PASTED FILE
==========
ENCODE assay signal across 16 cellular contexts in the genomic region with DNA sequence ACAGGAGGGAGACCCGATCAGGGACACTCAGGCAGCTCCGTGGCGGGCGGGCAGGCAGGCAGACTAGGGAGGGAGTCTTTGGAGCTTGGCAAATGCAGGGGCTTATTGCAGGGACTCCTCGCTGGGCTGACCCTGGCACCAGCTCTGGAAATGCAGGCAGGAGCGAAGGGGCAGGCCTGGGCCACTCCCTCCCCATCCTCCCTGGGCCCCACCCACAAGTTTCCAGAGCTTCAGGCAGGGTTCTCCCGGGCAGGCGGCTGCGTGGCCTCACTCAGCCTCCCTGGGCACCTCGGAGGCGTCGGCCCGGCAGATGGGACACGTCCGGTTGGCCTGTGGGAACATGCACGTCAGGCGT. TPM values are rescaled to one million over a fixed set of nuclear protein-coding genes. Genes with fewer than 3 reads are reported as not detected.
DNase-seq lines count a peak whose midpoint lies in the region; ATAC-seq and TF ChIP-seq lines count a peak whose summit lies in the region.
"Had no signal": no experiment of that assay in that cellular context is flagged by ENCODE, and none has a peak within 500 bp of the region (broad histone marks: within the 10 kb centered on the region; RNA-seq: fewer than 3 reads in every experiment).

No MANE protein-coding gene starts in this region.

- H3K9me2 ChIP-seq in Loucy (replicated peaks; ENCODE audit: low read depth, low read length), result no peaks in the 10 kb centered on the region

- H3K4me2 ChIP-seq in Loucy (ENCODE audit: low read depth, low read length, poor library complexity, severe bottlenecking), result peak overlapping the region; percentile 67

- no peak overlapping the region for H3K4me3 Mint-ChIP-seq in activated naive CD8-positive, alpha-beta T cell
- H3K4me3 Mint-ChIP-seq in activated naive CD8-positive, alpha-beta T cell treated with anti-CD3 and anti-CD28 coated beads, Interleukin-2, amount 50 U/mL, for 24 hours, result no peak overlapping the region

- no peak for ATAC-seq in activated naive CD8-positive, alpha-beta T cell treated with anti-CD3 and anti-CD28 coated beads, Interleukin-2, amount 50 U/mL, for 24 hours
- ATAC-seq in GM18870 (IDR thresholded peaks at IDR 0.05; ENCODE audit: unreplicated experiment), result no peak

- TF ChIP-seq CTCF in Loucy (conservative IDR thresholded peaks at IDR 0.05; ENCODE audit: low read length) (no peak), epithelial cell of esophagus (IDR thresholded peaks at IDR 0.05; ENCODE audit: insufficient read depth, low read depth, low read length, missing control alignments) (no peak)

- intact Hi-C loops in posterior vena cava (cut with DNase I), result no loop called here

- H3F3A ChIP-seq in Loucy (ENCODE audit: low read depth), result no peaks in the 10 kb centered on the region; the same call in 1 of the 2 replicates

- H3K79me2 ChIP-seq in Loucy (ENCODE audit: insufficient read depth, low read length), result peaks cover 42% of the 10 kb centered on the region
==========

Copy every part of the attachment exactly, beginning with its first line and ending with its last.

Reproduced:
ENCODE assay signal across 16 cellular contexts in the genomic region with DNA sequence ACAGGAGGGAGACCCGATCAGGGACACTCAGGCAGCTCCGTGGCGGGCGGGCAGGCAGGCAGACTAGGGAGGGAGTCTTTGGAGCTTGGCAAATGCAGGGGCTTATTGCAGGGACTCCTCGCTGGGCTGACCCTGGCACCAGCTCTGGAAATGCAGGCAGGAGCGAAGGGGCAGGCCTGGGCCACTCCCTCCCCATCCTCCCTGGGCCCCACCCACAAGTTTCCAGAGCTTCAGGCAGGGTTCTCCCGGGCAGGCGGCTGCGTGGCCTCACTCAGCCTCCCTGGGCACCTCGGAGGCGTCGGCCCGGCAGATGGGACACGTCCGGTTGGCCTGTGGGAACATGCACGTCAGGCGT. TPM values are rescaled to one million over a fixed set of nuclear protein-coding genes. Genes with fewer than 3 reads are reported as not detected.
DNase-seq lines count a peak whose midpoint lies in the region; ATAC-seq and TF ChIP-seq lines count a peak whose summit lies in the region.
"Had no signal": no experiment of that assay in that cellular context is flagged by ENCODE, and none has a peak within 500 bp of the region (broad histone marks: within the 10 kb centered on the region; RNA-seq: fewer than 3 reads in every experiment).

No MANE protein-coding gene starts in this region.

- H3K9me2 ChIP-seq in Loucy (replicated peaks; ENCODE audit: low read depth, low read length), result no peaks in the 10 kb centered on the region

- H3K4me2 ChIP-seq in Loucy (ENCODE audit: low read depth, low read length, poor library complexity, severe bottlenecking), result peak overlapping the region; percentile 67

- no peak overlapping the region for H3K4me3 Mint-ChIP-seq in activated naive CD8-positive, alpha-beta T cell
- H3K4me3 Mint-ChIP-seq in activated naive CD8-positive, alpha-beta T cell treated with anti-CD3 and anti-CD28 coated beads, Interleukin-2, amount 50 U/mL, for 24 hours, result no peak overlapping the region

- no peak for ATAC-seq in activated naive CD8-positive, alpha-beta T cell treated with anti-CD3 and anti-CD28 coated beads, Interleukin-2, amount 50 U/mL, for 24 hours
- ATAC-seq in GM18870 (IDR thresholded peaks at IDR 0.05; ENCODE audit: unreplicated experiment), result no peak

- TF ChIP-seq CTCF in Loucy (conservative IDR thresholded peaks at IDR 0.05; ENCODE audit: low read length) (no peak), epithelial cell of esophagus (IDR thresholded peaks at IDR 0.05; ENCODE audit: insufficient read depth, low read depth, low read length, missing control alignments) (no peak)

- intact Hi-C loops in posterior vena cava (cut with DNase I), result no loop called here

- H3F3A ChIP-seq in Loucy (ENCODE audit: low read depth), result no peaks in the 10 kb centered on the region; the same call in 1 of the 2 replicates

- H3K79me2 ChIP-seq in Loucy (ENCODE audit: insufficient read depth, low read length), result peaks cover 42% of the 10 kb centered on the region